Planning at Lord Hill Park to restart
Public meeting set for evening of Tuesday, Nov. 16
Doug Ramsay 2017 file photo
Several horse riders along with a group of hikers in the distance took advantage of a rare sunny day in mid-March 2017 to travel along one of the many trails in Lord Hill Regional Park southeast of Snohomish. The nearly 1,500-acre park is shared by joggers, mountain bikers, trail hikers and equestrian users, and sometimes the needs of these user groups collide. A plan seeks to give balance for each group.
SNOHOMISH COUNTY — The county’s parks department will host a meeting on Zoom on Tuesday, Nov. 16 from 6 to 8 p.m. to present its “Preferred Plan” for Lord Hill Regional Park (LHRP), which is located between Snohomish and Monroe.
A shortlink is www.tinyurl.com/LordHillParkMeeting to attend the Zoom meeting. To attend by phone, call 1-253-215-8782 and enter meeting ID: 988 2583 2465 and then enter the passcode: 140275.
The 1,480-acre park includes 32 miles of trails used by hikers, runners, equestrians, mountain bikers, bird watchers and others. Controversy has surfaced in recent years because various user groups — and their perceived needs — sometimes come into conflict.
Some conflict occurs because more mountain bikers are using the park.
“We’re looking for a slow, quiet nature experience in the park,” said Chuck McArthur, an equestrian and board member for the group Lord Hill Park Advocates. “We’re worried about the high-speed aspects of mountain biking in the park.”
Pilchuck Audubon Society member Kristin Kelly echoed those sentiments. She said there is a fear among some park users that, as time goes on, “more and more bikes will come in.”
“I represent more of the environmental aspect of the park,” including people who are interested in protecting wildlife and the habitat, Kelly said.
Since 2016, the county parks department has held occasional meetings with representatives of the different “stakeholder” groups and held public hearings to listen to concerns. The most recent stakeholder meeting was Nov. 3 via Zoom and was attended by McArthur, Kelly and nearly 20 other stakeholders, plus Parks staff and consultants. McArthur said he thought Parks had “come up with an OK plan,” but is concerned about how it will be implemented.
“Their plans aren’t always taking into account the basic incompatibility of bikes and horses,” McArthur said. He related a recent incident while riding in the park when his horse suddenly encountered a mountain biker coming around a blind corner and reared. The horse nearly fell off the edge of a cliff, he said, and he had to bail off.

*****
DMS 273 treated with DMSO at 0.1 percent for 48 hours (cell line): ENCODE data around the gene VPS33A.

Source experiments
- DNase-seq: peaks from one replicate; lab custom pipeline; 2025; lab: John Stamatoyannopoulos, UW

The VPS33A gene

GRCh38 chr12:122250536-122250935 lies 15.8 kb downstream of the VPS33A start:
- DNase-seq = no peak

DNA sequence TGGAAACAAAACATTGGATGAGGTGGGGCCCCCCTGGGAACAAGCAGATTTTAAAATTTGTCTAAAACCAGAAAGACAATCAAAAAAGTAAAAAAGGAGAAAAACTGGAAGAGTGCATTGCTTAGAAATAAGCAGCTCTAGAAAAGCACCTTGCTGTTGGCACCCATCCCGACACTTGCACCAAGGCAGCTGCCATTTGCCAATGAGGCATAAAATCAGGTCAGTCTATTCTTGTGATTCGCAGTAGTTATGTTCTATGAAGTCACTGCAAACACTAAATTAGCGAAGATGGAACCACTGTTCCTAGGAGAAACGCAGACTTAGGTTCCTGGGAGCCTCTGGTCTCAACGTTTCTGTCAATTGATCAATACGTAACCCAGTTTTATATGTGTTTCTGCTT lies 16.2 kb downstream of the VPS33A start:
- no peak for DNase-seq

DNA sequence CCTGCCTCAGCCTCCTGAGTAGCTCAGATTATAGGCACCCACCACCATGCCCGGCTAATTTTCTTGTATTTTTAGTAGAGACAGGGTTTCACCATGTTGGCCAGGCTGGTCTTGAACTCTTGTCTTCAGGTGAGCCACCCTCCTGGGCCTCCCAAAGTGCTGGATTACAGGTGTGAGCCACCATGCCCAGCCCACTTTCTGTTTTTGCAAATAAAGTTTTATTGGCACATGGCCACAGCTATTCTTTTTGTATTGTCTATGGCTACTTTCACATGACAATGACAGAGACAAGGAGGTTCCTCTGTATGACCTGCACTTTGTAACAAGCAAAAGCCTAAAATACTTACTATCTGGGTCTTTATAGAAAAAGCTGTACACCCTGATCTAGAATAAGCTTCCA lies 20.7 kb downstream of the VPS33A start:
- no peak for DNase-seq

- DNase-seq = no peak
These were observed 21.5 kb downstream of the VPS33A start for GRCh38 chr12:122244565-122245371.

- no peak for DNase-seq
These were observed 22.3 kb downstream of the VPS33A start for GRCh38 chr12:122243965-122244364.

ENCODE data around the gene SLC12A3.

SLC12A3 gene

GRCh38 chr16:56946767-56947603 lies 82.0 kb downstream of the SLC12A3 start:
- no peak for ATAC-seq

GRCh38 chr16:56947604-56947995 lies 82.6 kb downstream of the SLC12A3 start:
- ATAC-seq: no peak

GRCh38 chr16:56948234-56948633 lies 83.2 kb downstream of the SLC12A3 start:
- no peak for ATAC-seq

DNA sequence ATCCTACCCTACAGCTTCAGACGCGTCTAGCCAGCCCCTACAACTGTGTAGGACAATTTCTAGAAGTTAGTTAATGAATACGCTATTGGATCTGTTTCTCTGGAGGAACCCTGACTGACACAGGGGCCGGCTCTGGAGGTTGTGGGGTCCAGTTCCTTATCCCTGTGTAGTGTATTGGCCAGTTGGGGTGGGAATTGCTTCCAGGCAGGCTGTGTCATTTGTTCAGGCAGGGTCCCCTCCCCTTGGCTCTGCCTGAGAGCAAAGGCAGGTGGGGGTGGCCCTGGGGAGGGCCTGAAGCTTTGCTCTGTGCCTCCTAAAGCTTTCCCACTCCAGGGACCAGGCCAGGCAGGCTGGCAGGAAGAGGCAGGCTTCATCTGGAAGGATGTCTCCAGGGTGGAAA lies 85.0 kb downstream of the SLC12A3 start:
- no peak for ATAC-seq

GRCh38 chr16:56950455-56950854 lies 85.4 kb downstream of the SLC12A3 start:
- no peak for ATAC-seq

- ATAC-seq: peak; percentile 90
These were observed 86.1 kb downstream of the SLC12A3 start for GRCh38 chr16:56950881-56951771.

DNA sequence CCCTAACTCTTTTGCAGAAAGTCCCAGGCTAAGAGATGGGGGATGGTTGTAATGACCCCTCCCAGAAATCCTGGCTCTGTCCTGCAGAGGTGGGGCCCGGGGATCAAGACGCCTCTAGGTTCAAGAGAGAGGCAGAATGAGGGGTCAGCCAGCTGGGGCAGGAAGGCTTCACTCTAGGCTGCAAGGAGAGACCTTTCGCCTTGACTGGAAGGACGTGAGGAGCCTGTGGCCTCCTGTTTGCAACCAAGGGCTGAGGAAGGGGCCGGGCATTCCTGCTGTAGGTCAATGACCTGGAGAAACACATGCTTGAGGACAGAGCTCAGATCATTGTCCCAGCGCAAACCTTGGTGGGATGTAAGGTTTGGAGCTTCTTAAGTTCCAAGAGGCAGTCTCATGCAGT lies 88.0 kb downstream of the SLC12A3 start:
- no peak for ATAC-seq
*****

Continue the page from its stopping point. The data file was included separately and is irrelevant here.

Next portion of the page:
Some stakeholders have expressed frustration that an impact study required by the 1996 Master Plan on the impact of mountain biking on the park was never completed.
“They’vae never done that study,” said hiker Rick Reed. “Why do they (the county parks department) not want to do an impact study?”
According to County Parks data, over 80 percent of Lord Hill Park users are hikers.
Reed has been a vocal critic of both County Parks and biking organizations, whom he contends have worked together to promote mountain biking at Lord Hill Park hoping to bring in revenue—and more bikers—to the popular county park.
The County Parks website and a mountain biking association spokeswoman disagree.
The website reads that the park “is planned to remain free for the public to use and is not being turned into a monetized bike-only park. County officials and park staff are continuing the Preferred Plan process to preserve LHRP as a multi-use public park for present and future generations.”
Yvonne Kraus, with the Evergreen Mountain Bike Alliance, dismissed the “fear mongering.” Kraus says there are no plans to turn Lord Hill Park into a mountain bike park.
“We want to see a balanced, sustainable trail plan,” she said.
In an emailed response to questions submitted by the Tribune, County Parks spokeswoman Rose Intveld wrote that “an impact study about mountain bikes is not in the scope of this current Preferred Plan Process. Any new trail alignments or trails that have been identified as trails of concern will be evaluated as critical areas.“
Intveld also wrote that some trails have been “reclassified as bike-only trails,” but did not clarify what “modifications” had been made to bike trails. Some stakeholders say berms and jumps have been added, which increase bike speed, and want them removed.
Kelly, from the Audubon Society, says the current process “feels very staff-driven” and regrets that the County Council does not have a voice in it.
If County Parks were using a Master Plan process, instead of a Preferred Plan, the council would have a say in what happens to Lord Hill Park, she said.
For questions, the listed contact is senior park planner Emily Griffith, firstname.lastname@example.org or 425-388-6620.
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